5. Sara Hilliard Garrett on Vula Mobile's app that connects rural nurses to medical specialists
Vula Mobile founder Dr William Mepham started Vula Mobile after having direct experience of the frustrations of trying to get specialist advice for patients in rural areas in South Africa. The app allows a rural nurse to follow a series of picture-led procedures on a smartphone to test the patient's condition before connecting him or her to a specialist.
Top 2 Solving Africa's Energy Problems
1. Energy analyst Tom Makau on forthcoming improvements to the supply of energy in Kenya
There's still a long way to go but Kenya has made some definite leaps forward in the energy sector. Energy analyst Tom Makau outlines what's changing and what Kenyans can look forward to as a result.
2. Start-up co-founder Tony Nyagah, Strauss Energy on solar tiled roofs & air compression storage
It sounds almost too good to be true. Kenyan start-up Strauss Energy is putting up solar roofing tiles and capturing the energy harvested using air compression. Unlike batteries, the only by-product created is clean water. Tony Nyagah explains where the ideas came from, how the technology works and when they will start a major roll-out.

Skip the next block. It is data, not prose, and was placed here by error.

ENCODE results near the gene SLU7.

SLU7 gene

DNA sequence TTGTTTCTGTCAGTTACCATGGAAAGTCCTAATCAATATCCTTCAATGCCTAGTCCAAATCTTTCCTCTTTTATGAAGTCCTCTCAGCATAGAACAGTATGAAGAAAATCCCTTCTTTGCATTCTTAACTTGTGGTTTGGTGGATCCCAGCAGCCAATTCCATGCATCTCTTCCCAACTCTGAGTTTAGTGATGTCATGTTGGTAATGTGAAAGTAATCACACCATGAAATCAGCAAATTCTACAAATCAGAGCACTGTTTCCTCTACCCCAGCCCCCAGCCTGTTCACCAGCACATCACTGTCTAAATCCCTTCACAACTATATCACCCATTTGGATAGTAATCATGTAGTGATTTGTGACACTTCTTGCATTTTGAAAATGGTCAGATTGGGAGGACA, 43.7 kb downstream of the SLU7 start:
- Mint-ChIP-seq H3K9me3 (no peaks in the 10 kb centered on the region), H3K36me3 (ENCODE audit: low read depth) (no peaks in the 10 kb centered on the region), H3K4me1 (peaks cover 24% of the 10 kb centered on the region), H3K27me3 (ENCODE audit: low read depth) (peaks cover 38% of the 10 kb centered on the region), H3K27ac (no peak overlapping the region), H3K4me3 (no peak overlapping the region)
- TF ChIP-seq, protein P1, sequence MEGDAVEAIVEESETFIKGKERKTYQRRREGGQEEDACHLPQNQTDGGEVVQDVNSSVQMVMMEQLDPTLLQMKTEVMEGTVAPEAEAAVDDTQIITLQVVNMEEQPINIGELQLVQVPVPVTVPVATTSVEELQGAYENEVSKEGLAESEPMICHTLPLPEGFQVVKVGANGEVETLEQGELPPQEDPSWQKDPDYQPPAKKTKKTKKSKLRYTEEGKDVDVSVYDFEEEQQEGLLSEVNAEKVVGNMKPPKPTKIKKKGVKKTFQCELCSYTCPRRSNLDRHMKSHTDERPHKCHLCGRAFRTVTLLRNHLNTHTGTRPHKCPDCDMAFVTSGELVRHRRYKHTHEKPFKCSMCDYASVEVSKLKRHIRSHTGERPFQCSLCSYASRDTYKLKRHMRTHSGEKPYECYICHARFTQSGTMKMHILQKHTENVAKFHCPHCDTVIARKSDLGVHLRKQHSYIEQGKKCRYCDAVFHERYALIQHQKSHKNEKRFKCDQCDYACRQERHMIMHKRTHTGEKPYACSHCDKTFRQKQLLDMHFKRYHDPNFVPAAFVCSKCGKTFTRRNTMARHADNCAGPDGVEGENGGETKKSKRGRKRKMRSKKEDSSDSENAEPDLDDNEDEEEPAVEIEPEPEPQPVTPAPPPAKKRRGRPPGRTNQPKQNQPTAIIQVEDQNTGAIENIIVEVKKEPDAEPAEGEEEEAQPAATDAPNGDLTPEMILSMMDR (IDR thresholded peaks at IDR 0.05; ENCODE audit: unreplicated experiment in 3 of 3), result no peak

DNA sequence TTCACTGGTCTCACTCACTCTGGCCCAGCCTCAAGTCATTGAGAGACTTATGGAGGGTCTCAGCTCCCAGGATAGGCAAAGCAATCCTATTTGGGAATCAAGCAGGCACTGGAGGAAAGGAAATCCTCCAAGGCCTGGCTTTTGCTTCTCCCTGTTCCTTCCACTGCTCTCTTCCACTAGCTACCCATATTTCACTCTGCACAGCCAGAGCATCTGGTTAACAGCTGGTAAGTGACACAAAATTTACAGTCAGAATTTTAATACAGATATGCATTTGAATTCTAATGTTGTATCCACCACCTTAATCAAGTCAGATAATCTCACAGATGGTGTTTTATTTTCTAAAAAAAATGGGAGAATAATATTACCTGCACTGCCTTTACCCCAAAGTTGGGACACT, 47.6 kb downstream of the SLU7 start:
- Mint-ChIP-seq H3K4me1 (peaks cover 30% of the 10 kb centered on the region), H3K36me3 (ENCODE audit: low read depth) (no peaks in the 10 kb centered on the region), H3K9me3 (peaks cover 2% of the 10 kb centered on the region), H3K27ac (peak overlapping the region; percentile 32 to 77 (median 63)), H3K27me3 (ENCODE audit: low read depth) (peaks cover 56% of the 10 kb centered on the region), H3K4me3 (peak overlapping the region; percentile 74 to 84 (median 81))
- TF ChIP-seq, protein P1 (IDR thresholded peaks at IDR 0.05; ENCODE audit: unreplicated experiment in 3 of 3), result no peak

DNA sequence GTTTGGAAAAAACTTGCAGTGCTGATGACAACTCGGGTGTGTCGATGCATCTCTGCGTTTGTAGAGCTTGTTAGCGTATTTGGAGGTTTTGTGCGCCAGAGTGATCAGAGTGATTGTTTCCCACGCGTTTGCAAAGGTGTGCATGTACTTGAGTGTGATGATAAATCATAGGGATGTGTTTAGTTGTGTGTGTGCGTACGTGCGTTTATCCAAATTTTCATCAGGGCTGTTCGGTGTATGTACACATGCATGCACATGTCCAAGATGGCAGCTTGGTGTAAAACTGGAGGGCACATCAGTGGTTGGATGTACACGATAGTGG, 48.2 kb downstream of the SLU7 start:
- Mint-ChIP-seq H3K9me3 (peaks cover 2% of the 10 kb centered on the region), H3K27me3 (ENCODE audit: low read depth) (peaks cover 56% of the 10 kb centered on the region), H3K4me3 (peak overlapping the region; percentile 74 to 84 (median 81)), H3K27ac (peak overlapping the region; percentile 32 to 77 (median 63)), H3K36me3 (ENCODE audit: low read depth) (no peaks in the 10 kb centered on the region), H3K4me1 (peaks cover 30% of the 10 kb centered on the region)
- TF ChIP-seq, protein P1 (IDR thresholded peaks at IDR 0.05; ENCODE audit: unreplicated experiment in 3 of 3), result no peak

Top 3 Tackling Africa's Transport issues
1. Barrett Nash, Safemotos on an app that wants to be the Uber of safe moto taxis in Kigali
Safemotos is an interesting start-up because it's not in Nairobi or Lagos. Part of its pitch is that it chooses safe moto taxi drivers who are safer driver. Co-founder Barrett Nash explains how it's done.
2. Devin de Vries on how start-up WhereIsMyTransport wants to change Africa's city transport
Devin de Vries WhereIsMytransport came out of a competition that he won with his co-founders at University. Many years later, having learned a series of hard lessons about the transport ecosystem, he's now ready to take on Africa and the world. In the meantime, he moved his operation to London where he closed am investment round.
3. Obakeng Matlhloko on start-up Afta Robot with its apps for taxi owners and passengers
Obakeng is another transport start-up founder whose taken the time to understand how his tech can be used in South Africa's cities. In this case, it's taxis and the people who run them as well the passengers who use them as part of their daily work journey.